- The Day Britain Stopped (2003) — lots of traffic problems cause gridlock.
- Supervolcano (2005) — What is likely to happen when Yellowstone erupts.
- If? — an entire series of the genre which the BBC ran for a while.
- Trailer Park Boys — Canadian runaway success started out as a low-key mockumentary/comedy, but turned into more of a straight comedy when the actors stopped breaking the fourth wall and stopped acknowledging the camera. Earlier on the main characters regularly talked to and even on occasion assaulted the camera/sound-people.
- The Lost World — The Arthur Conan Doyle one, not the Michael Crichton one. The entire frame is a news reporter writing letters back to his newspaper, with the climax being an article written by one of his colleagues (since he's in the debriefing conference).
- When Cars Attack — Richard Belzer presents information and theories on alleged unprovoked assaults on humans by cars acting of their own accord. Quite hilarious.
- Jimmy Macdonald's Canada
- In the British series Prehistoric Park, the main character uses a time portal to bring dinosaurs to a modern nature preserve. In spite of the Jurassic Park—like premise, the show is filmed in the style of a realistic Nature Documentary. Further blurring the line between fact and fantasy, star Nigel Marven is an ornithologist and documentary host in Real Life. Egregious tagline: "Extinction Doesn't Have to be Forever".
- This series follows from Walking with Dinosaurs and its sequels Walking with Beasts and Walking with Cavemen, as well as its prequel, Walking with Monsters. All of these were filmed like National Geographic-esque nature documentaries, complete with Camera Abuse, except that they rotated around prehistoric life portrayed using a variety of special effects. Also in the series — and far more mockumentary in tone — was Chased by Dinosaurs, starring Nigel Marven again, which was basically Walking with Dinosaurs meets The Crocodile Hunter; and Sea Monsters, which also starred Nigel and featured a countdown of the seven deadliest prehistoric oceans and their top predators. Nigel even went shark-cage diving with a Megalodon, and John Barrowman wasn't invited.
- Babylon 5 did this in the episode "And Now For A Word". They used it to subtly establish the nature and biases of the in-universe mainstream media, before they became plot-important.
- The Mash episode "The Interview" was presented as a TV documentary in black & white.
- Also from The Comic Strip Presents, the episode "Eddie Monsoon, A Life" is a mockumentary about an insane, failed TV host.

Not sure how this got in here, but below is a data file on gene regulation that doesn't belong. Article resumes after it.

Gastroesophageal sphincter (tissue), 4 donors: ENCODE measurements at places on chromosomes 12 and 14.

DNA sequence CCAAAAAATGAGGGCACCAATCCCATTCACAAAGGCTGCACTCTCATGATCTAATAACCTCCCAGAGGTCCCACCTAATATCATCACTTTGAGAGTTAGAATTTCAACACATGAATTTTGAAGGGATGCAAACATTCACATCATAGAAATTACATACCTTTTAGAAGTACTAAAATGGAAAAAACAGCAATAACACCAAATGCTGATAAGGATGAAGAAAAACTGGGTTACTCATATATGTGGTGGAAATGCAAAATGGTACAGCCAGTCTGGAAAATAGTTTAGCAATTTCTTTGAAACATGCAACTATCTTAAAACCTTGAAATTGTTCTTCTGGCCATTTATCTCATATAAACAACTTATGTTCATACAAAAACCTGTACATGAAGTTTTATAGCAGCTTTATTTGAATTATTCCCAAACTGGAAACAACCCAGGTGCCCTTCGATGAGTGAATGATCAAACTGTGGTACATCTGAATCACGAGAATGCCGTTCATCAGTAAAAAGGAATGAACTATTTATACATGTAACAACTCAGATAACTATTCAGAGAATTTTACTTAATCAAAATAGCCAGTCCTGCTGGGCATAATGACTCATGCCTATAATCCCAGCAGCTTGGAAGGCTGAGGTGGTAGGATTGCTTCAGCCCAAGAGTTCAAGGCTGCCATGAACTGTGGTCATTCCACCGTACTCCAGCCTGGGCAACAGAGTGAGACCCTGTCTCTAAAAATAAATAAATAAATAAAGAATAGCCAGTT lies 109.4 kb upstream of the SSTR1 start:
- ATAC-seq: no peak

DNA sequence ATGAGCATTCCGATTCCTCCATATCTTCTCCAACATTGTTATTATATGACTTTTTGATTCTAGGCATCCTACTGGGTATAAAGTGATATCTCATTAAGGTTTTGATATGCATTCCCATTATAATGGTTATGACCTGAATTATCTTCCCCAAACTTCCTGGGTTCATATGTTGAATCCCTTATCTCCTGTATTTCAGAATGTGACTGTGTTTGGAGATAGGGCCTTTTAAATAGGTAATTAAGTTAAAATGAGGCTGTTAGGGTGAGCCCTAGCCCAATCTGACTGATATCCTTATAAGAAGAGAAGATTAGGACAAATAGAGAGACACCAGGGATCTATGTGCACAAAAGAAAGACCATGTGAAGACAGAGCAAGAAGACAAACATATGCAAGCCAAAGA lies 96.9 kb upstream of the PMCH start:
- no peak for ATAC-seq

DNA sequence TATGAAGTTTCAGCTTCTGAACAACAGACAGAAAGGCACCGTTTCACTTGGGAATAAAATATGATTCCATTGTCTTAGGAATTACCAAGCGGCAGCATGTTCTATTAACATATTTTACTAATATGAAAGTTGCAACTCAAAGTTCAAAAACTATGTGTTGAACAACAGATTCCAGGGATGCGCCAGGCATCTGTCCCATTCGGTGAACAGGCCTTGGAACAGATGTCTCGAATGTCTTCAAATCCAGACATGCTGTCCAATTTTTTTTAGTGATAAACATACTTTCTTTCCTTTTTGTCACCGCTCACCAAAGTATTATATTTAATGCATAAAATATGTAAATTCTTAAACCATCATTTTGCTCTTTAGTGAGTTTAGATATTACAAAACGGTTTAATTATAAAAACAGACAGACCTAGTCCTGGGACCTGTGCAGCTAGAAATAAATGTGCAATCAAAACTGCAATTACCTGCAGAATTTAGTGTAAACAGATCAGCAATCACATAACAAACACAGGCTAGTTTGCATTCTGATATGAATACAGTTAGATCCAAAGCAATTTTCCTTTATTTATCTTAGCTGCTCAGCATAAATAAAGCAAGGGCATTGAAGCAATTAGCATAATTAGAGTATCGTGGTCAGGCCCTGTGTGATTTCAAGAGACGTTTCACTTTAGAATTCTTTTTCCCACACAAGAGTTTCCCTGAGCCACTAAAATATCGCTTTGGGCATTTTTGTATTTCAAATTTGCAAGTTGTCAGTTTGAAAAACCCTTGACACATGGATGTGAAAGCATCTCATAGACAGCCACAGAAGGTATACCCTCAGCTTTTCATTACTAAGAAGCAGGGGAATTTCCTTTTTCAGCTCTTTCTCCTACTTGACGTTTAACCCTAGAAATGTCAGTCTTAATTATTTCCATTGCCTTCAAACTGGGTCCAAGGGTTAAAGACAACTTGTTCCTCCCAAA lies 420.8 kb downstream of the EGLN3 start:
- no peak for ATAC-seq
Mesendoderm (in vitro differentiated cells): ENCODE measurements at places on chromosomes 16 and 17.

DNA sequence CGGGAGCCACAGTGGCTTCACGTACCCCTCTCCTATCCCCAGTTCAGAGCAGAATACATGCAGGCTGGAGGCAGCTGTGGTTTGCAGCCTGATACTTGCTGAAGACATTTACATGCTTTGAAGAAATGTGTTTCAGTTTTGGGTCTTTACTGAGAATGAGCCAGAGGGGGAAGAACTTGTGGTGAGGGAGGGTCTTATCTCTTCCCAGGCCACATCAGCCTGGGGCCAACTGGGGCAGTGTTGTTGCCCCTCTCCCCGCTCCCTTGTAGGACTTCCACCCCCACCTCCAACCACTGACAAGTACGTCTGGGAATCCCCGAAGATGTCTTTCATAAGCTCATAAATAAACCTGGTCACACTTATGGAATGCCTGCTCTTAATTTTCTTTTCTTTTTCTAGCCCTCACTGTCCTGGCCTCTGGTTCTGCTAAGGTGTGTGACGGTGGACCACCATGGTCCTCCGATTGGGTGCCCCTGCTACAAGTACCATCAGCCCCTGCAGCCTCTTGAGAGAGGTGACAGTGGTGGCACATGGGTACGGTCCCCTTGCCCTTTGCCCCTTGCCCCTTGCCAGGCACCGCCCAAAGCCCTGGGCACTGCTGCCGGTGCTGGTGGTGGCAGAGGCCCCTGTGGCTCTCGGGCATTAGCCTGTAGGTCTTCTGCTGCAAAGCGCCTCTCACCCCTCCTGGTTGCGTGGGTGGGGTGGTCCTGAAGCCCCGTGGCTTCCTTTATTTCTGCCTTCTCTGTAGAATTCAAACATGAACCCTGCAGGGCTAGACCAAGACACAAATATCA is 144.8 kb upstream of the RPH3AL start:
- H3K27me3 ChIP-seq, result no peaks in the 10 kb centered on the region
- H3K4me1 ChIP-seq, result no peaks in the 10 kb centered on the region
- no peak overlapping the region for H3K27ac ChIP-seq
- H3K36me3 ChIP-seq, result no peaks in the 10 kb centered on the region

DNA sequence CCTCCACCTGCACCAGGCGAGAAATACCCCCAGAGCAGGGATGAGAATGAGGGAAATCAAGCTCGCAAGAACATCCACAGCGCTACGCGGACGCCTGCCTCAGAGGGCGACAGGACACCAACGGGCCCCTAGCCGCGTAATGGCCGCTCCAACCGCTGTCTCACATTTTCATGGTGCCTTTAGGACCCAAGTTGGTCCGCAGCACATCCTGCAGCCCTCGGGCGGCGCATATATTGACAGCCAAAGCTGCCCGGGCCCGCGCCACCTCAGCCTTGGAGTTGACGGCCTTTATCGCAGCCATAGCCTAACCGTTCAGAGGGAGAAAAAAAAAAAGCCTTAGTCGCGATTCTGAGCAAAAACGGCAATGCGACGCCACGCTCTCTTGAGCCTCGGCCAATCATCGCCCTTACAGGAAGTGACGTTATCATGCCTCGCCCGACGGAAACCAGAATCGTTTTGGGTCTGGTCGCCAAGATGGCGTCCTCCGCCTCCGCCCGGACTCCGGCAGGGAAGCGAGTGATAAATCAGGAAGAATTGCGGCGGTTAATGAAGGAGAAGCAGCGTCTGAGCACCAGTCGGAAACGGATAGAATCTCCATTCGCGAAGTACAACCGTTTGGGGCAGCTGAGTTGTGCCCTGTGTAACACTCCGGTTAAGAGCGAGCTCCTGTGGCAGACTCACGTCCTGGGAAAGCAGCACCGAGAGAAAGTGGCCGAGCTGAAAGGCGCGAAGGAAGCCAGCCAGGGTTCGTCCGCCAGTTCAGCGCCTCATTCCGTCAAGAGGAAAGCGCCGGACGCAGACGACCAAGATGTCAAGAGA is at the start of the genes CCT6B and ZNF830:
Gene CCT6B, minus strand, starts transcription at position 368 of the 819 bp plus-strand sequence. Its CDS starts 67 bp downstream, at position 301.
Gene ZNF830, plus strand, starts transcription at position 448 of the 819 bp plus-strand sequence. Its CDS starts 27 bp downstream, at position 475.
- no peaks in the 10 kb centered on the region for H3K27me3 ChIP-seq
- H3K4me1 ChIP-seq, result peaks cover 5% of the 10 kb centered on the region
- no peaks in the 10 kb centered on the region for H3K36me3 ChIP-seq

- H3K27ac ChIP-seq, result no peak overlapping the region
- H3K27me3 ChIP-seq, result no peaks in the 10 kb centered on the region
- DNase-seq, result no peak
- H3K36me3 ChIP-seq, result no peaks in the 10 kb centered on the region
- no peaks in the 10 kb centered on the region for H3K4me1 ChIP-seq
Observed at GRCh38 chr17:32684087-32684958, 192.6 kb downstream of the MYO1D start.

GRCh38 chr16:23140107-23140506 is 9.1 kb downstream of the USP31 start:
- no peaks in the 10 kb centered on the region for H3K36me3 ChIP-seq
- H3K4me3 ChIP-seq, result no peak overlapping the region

- Dragons: A Fantasy Made Real, follows the discovery of the body of a real dragon, and shows the science that would justify the evolution of such a creature.
- T-Rex: A Dinosaur in Hollywood follows the artistic career of Mr. T-rex from his discovery to becoming one of the greatest stars in the world. Follows the Real Life story of how he became a cultural icon.
- The LOST season 4 DVDs contain a mockumentary which exposes the lies of the Oceanic 6. It's essentially one big Lampshade Hanging on common fan nitpicks, such as the 6 not losing any weight and Jack being clean-shaven.
- Kayfabe: Work Your Gimmick (2008) — follows the last days of Northeastern/Canadian indy-wrestling fed and the Ragtag Bunch of Misfits running it.
- Life Beyond The Box was a series of two BBC mockumentaries looking at the lives of 1970s sitcom characters Norman Stanley Fletcher and Margot Leadbetter. The former reunited the cast of the original; the latter didn't, with even Margot herself being Other Darrined.
- A British news show in the '50s played an April Fool on its audience, doing a segment about how spaghetti grows on trees. Pasta not being a common foodstuff there at the time, a lot of British viewers had no clue it was fake, and phoned the BBC to ask how they could grow their own spaghetti trees.
- Operation Repo is a series on TruTV that is about repomen and it is filmed like Cops, but it is also scripted.
- One of the earlier examples: The Rutles: All You Need is Cash, mocking documentaries of The Beatles, and one of Rob Reiner's inspirations for Spinal Tap.
- Lost Tapes plays at being the tapes of people who encountered cryptozoological monsters—few of whom to survive the encounters.
- The Animal Planet movie Werewolves: Dark Survivors is a mockumentary about werewolves in the format of a Crime Drama.
- William Karel's 2002 TV "film" The Dark Side of the Moon purported to be about how NASA and Hollywood had conspired to fake the Apollo moon landings, complete with heavyweight guest stars, including Buzz Aldrin and Stanley Kubrick's widow. In spite of the blooper reel featured over the end credits (not to mention an on-screen acknowledgement that it was all made up) some people still believe that it provides evidence for the Apollo landings being a hoax!